Maksym Melnik’s Three Women premiered at DOK Leipzig, and it was pointed out to me that its inclusion at True/False represents a form of relatively off-the-beaten-track curatorial elevation relative to the festival’s generally heavy balance of Sundance/IDFA-sourced titles. A loose, pre-invasion Ukrainian village portrait, Three Women is a well-crafted piece of verite, deftly edited down from a clearly voluminous mountain of footage and tonally characterized by the obviously warm relationship between the affably beaming Melnik, often seen carrying a microphone down rural roads, and his titular subjects. These relationships are mediated by the cinematographer’s gaze—often impolitely referred to as “the German,” it emerges that this key crew member doesn’t speak or understand Ukrainian and is choosing his frames and who to follow with (correct) instincts that add an interesting layer of remove. Three Women lacked the X factor that would take it to the next level for me, but two friends’ reaction indicates this is the kind of feature other nonfiction directors are likely to respond to strongly—not least because, less than any story arc (there are rumblings of political change in the background but the characters essentially remain static), the film is propelled by Melnik’s genuine affection for his subjects and hunger for their conversations.
My best-of-fest was Theo Montoya’s Anhell69, the festival’s other Colombian film which, regardless of its dark premise (“People Who Died [Medellín 2022 Remix]”), pinged a lot of my personal pleasure centers. The opening narration tells us that Montoya’s social media networks are a “graveyard,” while the end titles inform us that eight of his 20something friends were dead by the time production ended. Death proves visually inspiring on multiple fronts, starting from the opening shots of an open casket being driven in a hearse under moody red night lights, slowly and elegantly spacing those passing overhead illluminations out to reveal Montoya’s face. Recurring audition footage from 2017 and subsequent verite follow-ups with a cross-section of queer subjects offers a number of casually nihilistic soundbites of the “live fast die young” variety, with an underpinning of post-anthropocene weariness; when asked what they see for the future, one subject replies that the whole idea of even conceptualizing a future seems impossible. Visually and tonally offsetting this melancholy moodpiece is an occasional secondary set of imagery generated by a fantasy narrative in which the ghosts of the recently dead return to party and hook up amongst the living, causing rightwing pushback. The dead here look like the redeyed ghost from Uncle Boonmee, but Montoya makes that by-now iconic image his own, in part by relocating it from the forest to the city; one such spirit sitting alone in a movie theater is appropriately spooky. In addition to some beautifully worked-out drone shots, Anhell69 also features a number of behind-the-windshield views that, in tandem with the thematic emphasis, give new meaning to the moving “phantom carriage” shot.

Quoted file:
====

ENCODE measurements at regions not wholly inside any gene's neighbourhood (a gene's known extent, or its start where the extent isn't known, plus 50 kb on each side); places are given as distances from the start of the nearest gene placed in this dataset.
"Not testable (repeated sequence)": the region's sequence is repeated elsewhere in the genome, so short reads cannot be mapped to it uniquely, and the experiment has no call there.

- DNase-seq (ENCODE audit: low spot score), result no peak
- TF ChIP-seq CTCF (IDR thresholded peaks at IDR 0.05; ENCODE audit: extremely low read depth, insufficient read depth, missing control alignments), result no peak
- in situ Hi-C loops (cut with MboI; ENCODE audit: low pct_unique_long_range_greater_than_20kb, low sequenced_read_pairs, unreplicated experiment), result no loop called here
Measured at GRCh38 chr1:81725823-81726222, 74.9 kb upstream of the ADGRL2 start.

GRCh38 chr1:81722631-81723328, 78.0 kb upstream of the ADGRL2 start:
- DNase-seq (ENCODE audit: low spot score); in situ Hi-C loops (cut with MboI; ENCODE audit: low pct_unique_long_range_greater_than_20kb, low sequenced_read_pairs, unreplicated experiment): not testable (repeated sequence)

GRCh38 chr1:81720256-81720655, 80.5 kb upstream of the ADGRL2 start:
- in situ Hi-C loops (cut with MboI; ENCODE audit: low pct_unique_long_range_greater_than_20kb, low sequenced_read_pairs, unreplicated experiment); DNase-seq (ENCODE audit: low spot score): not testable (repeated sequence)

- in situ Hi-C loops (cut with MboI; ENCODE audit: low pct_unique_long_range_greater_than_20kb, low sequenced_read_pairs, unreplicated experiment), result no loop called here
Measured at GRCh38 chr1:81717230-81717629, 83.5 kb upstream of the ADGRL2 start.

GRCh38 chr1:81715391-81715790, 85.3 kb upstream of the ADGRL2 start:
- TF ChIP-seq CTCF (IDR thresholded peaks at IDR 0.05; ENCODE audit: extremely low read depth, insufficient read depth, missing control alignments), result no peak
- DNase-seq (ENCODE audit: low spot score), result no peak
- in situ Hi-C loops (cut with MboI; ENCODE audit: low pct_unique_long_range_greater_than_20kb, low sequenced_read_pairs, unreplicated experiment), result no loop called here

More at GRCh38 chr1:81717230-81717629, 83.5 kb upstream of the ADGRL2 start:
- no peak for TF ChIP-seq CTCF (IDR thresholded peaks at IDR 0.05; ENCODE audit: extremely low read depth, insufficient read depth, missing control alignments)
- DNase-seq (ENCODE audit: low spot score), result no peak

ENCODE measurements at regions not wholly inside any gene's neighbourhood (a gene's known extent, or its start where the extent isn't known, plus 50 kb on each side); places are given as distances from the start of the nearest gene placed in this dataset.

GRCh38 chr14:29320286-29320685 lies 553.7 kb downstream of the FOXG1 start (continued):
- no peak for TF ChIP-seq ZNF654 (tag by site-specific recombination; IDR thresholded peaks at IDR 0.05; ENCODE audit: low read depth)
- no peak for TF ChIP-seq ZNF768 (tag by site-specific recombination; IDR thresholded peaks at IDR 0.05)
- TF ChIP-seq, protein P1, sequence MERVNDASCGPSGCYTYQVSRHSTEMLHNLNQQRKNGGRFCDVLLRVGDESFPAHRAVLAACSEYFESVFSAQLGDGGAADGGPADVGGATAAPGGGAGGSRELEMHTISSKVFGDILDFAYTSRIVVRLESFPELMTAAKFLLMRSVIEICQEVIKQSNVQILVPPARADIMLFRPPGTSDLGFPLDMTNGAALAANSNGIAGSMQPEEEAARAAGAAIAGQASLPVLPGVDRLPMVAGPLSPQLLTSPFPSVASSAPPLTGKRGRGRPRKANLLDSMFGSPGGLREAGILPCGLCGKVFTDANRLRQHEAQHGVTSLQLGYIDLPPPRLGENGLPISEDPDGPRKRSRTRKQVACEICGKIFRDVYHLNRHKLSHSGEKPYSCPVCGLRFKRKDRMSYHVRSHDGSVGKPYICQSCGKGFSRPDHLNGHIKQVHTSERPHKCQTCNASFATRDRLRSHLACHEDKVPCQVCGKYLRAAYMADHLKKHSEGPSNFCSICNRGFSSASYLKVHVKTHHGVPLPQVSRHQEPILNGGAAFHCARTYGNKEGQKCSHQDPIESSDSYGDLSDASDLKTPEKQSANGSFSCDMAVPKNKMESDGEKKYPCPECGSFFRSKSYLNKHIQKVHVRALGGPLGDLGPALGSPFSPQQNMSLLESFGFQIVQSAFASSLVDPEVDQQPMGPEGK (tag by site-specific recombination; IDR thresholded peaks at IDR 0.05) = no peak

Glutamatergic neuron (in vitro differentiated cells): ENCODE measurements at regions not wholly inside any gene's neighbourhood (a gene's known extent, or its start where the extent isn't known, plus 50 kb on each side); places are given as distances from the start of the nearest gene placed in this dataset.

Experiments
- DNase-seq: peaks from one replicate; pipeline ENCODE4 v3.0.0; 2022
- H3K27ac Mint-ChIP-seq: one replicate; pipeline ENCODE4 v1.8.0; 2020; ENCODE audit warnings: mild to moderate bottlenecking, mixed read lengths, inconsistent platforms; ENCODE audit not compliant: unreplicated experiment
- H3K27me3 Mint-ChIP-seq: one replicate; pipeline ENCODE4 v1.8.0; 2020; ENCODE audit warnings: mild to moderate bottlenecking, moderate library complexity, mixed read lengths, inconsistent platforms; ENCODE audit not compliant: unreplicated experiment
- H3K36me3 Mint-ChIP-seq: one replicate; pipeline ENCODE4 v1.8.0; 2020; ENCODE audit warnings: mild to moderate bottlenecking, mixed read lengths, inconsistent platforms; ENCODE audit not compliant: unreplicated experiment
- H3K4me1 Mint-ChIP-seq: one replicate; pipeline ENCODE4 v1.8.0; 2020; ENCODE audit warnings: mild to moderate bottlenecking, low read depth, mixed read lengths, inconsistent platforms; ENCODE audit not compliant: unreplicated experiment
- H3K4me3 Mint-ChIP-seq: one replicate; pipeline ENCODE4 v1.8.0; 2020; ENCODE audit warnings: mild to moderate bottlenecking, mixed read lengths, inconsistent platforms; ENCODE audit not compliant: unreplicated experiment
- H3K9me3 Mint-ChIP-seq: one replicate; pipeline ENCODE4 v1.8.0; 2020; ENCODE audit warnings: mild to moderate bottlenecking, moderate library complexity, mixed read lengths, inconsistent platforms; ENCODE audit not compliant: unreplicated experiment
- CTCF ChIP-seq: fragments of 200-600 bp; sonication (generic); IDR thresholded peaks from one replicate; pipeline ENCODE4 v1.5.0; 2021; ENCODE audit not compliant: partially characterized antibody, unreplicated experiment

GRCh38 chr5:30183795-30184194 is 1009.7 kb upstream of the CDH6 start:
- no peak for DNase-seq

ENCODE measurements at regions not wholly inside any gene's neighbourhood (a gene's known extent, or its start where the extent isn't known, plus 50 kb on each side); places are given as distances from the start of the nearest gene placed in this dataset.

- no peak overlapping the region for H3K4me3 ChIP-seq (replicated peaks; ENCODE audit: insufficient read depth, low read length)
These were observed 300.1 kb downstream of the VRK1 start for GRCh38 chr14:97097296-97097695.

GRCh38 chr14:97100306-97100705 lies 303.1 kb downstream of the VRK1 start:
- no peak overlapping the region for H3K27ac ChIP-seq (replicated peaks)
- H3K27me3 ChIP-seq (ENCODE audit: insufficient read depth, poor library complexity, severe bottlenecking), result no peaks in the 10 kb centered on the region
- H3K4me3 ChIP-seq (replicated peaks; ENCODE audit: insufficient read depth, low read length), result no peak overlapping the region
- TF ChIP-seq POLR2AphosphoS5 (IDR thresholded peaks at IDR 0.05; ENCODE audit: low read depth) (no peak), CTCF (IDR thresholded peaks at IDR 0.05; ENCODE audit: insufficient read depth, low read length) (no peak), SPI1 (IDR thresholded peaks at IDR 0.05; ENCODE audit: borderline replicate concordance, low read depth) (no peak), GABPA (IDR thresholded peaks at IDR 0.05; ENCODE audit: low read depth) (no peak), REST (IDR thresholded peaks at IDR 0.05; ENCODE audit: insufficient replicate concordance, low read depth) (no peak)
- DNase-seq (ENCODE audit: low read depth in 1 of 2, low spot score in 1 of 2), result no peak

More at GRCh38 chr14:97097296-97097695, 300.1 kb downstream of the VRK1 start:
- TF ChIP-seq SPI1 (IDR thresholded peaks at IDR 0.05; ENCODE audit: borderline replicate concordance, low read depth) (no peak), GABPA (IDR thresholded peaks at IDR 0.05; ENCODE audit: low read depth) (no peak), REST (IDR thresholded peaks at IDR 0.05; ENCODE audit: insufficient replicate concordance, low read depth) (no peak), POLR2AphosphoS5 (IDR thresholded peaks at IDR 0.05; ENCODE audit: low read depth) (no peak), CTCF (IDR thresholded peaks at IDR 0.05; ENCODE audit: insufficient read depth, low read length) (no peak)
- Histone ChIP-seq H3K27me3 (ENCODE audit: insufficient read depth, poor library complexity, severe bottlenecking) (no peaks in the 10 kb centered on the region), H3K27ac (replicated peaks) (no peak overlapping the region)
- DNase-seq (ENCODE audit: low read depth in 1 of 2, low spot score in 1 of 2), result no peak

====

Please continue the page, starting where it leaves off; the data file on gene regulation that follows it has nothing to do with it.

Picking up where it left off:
As for Art Talent Show, it doesn’t necessarily speak for itself, at least not when it comes to Bojar and co-director Adéla Komrzý’s POV; much like Bojar’s introduction, that could be celebration, satire or both. Joining the 2022 “what’s the point of art school” cluster of Showing Up (which is basically “in favor of”) and The African Desperate (which hews closer to “burn it all down”), Art Talent Show derives laughs from the multiple audition components, from portfolio reviews to interviews, to get into Prague Academy. Is it “punching down” to get laughs out of earnest young studio types? Probably—but it is, of course, hard not to laugh at one that serves as this film’s correlative to TÁR‘s BIPOC-pangender-student-vs.-reactionary-lecturer scene. Here, there’s no actual confrontation, just an uneasy attempt to find a common language between between two male teachers and their prospect, with all parties uneasily grinning at each other as the applicant a) uses “we” to avoid female pronouns before showcasing a portfolio that seems to consist entirely of charcoal drawings of penises, making for the most illustrated phalluses in one place since Superbad‘s end credits b) pivots from denouncing smoking to saying that maybe it’s actually OK, insofar as “smoking is good for nature because it kills people,” as clear an example of Art School Brain as there ever was. If it’s 25 minutes too long the film is, nonetheless, beautifully shot and consistently funny while observing a zone where inspiration and bullshit perpetually dwell side-by-side out of impossible-to-separate necessity. I’m waiting patiently for someone to screengrab one appalled professor’s response to a particularly wonky artwork: “I feel like punching somebody for this shit.”